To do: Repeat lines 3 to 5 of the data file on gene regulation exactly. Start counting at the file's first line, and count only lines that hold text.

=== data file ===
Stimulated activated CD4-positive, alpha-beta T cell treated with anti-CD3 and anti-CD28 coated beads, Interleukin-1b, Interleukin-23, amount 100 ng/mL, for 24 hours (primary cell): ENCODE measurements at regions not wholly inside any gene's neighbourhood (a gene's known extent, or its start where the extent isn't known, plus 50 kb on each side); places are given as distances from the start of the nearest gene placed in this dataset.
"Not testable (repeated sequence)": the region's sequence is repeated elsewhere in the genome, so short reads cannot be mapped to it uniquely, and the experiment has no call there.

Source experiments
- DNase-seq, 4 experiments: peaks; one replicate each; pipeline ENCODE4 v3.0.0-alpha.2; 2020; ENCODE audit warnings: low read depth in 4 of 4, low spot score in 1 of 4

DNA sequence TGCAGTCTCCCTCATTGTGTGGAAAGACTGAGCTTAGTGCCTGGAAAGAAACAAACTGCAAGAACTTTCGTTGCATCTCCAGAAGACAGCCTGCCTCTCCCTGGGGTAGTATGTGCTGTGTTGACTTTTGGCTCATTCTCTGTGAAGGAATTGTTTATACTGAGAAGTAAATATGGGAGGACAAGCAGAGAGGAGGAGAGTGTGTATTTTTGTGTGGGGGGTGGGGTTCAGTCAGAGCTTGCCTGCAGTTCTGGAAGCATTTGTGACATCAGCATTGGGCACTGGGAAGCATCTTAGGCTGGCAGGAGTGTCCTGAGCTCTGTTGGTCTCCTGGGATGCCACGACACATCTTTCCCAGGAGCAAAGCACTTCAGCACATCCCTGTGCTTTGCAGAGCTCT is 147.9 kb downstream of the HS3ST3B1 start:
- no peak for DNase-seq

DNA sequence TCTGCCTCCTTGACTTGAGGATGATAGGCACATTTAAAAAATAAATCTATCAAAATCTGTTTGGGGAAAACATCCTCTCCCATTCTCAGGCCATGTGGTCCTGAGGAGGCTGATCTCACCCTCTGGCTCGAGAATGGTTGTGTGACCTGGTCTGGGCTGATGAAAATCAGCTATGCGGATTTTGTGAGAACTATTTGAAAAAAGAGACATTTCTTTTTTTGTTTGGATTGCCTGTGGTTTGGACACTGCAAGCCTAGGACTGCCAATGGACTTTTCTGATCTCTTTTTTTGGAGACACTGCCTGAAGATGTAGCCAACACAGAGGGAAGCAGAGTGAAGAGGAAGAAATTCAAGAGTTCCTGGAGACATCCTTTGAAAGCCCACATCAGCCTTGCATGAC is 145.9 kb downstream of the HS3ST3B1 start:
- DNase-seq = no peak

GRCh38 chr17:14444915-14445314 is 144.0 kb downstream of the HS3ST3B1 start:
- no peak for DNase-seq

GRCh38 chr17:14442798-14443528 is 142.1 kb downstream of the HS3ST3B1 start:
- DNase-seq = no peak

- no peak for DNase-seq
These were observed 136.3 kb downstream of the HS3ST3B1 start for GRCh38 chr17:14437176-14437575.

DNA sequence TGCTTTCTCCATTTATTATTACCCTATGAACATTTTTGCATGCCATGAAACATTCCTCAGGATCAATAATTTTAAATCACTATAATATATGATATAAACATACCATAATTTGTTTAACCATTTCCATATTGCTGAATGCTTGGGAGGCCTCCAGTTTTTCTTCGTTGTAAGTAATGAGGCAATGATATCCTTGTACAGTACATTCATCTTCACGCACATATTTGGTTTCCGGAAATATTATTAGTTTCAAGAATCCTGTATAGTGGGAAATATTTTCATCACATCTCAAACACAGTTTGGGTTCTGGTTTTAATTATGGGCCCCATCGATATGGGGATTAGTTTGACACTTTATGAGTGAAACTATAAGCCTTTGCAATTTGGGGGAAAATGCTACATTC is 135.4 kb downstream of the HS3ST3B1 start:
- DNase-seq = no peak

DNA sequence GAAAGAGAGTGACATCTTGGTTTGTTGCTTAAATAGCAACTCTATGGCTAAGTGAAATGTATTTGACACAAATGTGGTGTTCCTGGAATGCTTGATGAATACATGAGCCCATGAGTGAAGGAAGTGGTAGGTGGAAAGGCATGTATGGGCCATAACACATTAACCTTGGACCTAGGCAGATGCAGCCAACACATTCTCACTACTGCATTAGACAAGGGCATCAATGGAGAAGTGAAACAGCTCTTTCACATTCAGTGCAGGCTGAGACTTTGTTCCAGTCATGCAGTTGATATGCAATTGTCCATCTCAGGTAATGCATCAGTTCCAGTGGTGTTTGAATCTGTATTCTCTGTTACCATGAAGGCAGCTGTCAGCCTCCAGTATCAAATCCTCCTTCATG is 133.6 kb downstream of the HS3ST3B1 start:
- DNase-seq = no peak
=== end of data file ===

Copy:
Source experiments
- DNase-seq, 4 experiments: peaks; one replicate each; pipeline ENCODE4 v3.0.0-alpha.2; 2020; ENCODE audit warnings: low read depth in 4 of 4, low spot score in 1 of 4

DNA sequence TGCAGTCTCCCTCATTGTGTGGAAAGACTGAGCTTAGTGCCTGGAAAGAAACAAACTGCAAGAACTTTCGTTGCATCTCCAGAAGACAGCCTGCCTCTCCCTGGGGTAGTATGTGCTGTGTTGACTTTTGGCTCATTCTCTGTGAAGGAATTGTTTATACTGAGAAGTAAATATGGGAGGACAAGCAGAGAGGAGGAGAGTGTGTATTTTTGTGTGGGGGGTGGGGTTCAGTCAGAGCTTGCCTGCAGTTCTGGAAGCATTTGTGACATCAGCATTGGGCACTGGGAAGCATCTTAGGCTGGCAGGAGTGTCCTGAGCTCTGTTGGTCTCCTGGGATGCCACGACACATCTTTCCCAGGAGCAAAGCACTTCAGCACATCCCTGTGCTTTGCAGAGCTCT is 147.9 kb downstream of the HS3ST3B1 start: